MF: And you guys have played two UNIFY festivals now, including this year. What are the chances of us seeing you back next year?

AM: Who knows? Up to them I guess, if they’ll have us. The guys that do that over at UNIFIED are pretty switched on and I’d be very surprised if it wasn’t all but finished yet. And we haven’t gotten an offer so I think it’s highly unlikely we’ll be playing in 2018, but who knows, maybe 2019? Well, we probably can’t do 2019 cause I think we’re busy when UNIFY is. But ahhhh…

MF: Oh, that’s interestingggggg. Can you give us any clues about what you’ll be busy doing?

AM: Oh, we’re always working on stuff and trying to figure stuff out. So if everything goes to plan, we’ll be busy.

MF: Since Soundwave carked it UNIFY is pretty much the only metal festival Australia has going for it. Now, you guys have played a lot of international metal festivals in your time, are there any you’d like to see come to Australia?

AM: The biggest problem with Australia is there isn’t the fanbase to support it. Just the way that there isn’t really the fanbase to support us to tour more than ten days in a year out of 356 days. We can do about 10 dates in Australia and that’s about as much as we can do.

Maybe if we’re stretching it we could do about 20 to 30. But really then, everyone’s seeing you too many times and getting bored. Australia is a very massive country, it’s the size of the United States with the population of the state of California. And it’s very difficult for our niche because we don’t kind of fit that radio triple j market as well as a lot of those other bands do that can tour three or four times a year around Australia and can make it work for them.

And I guess for the festival thing as well, it does make it very tricky. I mean, there’s a million great festivals that we’ve played in the United States and in Europe in particular that would just be amazing, but there’s not the fanbase, there’s not the passion, there’s not the willingness to spend the money to go to the festival.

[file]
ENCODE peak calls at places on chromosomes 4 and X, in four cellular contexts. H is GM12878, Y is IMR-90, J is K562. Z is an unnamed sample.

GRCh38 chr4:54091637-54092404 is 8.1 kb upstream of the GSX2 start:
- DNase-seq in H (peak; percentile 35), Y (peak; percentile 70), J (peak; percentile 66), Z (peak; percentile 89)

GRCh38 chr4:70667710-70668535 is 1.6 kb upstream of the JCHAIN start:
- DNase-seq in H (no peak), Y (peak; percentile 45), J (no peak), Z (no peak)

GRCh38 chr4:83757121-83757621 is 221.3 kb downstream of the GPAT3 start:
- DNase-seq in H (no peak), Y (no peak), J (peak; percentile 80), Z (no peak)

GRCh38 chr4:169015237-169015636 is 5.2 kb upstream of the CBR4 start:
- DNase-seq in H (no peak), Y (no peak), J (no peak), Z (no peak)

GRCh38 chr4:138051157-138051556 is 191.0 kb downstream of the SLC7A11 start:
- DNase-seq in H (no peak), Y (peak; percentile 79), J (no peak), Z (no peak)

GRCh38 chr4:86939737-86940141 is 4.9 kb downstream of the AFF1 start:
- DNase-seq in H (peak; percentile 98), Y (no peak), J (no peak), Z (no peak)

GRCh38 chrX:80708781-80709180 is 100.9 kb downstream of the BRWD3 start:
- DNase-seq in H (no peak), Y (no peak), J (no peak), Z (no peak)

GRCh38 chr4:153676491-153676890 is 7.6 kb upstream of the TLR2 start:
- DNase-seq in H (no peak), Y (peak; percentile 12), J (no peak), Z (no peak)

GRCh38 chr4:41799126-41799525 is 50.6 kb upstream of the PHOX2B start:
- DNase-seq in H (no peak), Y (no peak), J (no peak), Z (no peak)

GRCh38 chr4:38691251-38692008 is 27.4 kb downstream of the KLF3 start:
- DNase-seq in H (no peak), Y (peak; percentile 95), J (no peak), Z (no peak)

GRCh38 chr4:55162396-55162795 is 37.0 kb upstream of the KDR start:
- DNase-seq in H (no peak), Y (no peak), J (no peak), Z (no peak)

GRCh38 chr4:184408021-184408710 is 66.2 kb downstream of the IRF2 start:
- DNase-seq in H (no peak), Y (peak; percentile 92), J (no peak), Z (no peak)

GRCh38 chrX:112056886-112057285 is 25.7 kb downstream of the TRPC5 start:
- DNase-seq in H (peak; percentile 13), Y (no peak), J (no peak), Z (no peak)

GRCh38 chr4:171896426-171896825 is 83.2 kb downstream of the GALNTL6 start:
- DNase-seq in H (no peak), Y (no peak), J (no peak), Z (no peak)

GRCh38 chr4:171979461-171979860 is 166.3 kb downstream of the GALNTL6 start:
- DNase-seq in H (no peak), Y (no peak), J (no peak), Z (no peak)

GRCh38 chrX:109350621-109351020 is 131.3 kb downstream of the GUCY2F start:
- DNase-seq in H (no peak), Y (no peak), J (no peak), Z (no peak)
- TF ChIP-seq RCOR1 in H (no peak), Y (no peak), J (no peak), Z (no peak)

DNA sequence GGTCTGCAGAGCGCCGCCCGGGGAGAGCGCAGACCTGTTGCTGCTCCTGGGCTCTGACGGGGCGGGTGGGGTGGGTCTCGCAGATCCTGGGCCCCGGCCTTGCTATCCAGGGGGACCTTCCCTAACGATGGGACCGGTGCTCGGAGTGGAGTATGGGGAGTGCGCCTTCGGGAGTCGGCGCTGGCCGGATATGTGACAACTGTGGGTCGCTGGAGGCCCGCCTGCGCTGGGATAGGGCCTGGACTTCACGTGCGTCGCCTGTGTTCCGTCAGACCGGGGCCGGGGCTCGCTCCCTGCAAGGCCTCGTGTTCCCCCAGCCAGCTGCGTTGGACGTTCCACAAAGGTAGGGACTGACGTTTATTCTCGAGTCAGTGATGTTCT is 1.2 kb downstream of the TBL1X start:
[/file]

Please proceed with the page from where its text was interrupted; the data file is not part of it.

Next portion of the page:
Because — you’ve gotta understand, like — when a band is flying to Australia, bringing their gear, getting work visas to only play, what, five shows? There’s not the opportunity to recoup that overhead expense and if you go on tour in the States you can do 40 or 50 shows. Same with Europe and the UK.

So there’s a lot more opportunity to recoup those things and Australians don’t really understand that you’re gonna have to pay a higher ticket price to get the same festival experience that you would in another country. It’s unfortunate, you know? So I don’t know what we’ll see change with that in the next couple of years, but hopefully UNIFIED continues to do great stuff and maybe we’ll see the UNIFY festival become a travelling thing, or at least the Brisbane, Sydney, Melbourne capital cities.

It is unfortunate that we can’t play more at home, in front of fans and family, but that’s just the way the cookie crumbles for our particular little niche and we’ve gotta deal with it.


Thy Art Is Murder’s new album ‘Dear Desolation’ drops this Friday, 18th August.

Join Music Feeds on Facebook

monitoring_string = "5ddc797c5ea15f4a20f5b456893873a5"